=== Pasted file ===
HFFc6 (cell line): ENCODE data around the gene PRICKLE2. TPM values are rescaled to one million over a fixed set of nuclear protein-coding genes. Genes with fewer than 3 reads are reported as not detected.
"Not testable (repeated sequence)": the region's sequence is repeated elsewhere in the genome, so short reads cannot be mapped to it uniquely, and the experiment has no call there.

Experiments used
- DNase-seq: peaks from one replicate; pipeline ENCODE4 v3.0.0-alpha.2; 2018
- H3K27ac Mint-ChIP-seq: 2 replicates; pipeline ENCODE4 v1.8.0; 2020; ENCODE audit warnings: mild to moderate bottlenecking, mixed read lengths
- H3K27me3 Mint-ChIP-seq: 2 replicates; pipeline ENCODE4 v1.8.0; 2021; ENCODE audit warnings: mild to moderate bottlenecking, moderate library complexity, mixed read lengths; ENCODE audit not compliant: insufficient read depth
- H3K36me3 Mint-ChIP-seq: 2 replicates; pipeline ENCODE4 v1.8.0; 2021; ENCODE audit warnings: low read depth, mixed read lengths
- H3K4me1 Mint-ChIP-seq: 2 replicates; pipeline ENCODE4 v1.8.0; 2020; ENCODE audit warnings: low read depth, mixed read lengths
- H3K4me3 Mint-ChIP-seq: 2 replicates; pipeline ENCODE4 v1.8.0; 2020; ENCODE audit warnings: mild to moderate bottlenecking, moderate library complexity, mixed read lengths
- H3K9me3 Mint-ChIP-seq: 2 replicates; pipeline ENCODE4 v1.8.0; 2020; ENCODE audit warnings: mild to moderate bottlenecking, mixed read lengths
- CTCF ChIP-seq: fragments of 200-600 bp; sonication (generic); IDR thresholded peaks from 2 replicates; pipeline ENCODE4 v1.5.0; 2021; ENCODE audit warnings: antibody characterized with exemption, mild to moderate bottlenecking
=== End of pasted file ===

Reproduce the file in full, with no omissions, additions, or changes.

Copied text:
HFFc6 (cell line): ENCODE data around the gene PRICKLE2. TPM values are rescaled to one million over a fixed set of nuclear protein-coding genes. Genes with fewer than 3 reads are reported as not detected.
"Not testable (repeated sequence)": the region's sequence is repeated elsewhere in the genome, so short reads cannot be mapped to it uniquely, and the experiment has no call there.

Experiments used
- DNase-seq: peaks from one replicate; pipeline ENCODE4 v3.0.0-alpha.2; 2018
- H3K27ac Mint-ChIP-seq: 2 replicates; pipeline ENCODE4 v1.8.0; 2020; ENCODE audit warnings: mild to moderate bottlenecking, mixed read lengths
- H3K27me3 Mint-ChIP-seq: 2 replicates; pipeline ENCODE4 v1.8.0; 2021; ENCODE audit warnings: mild to moderate bottlenecking, moderate library complexity, mixed read lengths; ENCODE audit not compliant: insufficient read depth
- H3K36me3 Mint-ChIP-seq: 2 replicates; pipeline ENCODE4 v1.8.0; 2021; ENCODE audit warnings: low read depth, mixed read lengths
- H3K4me1 Mint-ChIP-seq: 2 replicates; pipeline ENCODE4 v1.8.0; 2020; ENCODE audit warnings: low read depth, mixed read lengths
- H3K4me3 Mint-ChIP-seq: 2 replicates; pipeline ENCODE4 v1.8.0; 2020; ENCODE audit warnings: mild to moderate bottlenecking, moderate library complexity, mixed read lengths
- H3K9me3 Mint-ChIP-seq: 2 replicates; pipeline ENCODE4 v1.8.0; 2020; ENCODE audit warnings: mild to moderate bottlenecking, mixed read lengths
- CTCF ChIP-seq: fragments of 200-600 bp; sonication (generic); IDR thresholded peaks from 2 replicates; pipeline ENCODE4 v1.5.0; 2021; ENCODE audit warnings: antibody characterized with exemption, mild to moderate bottlenecking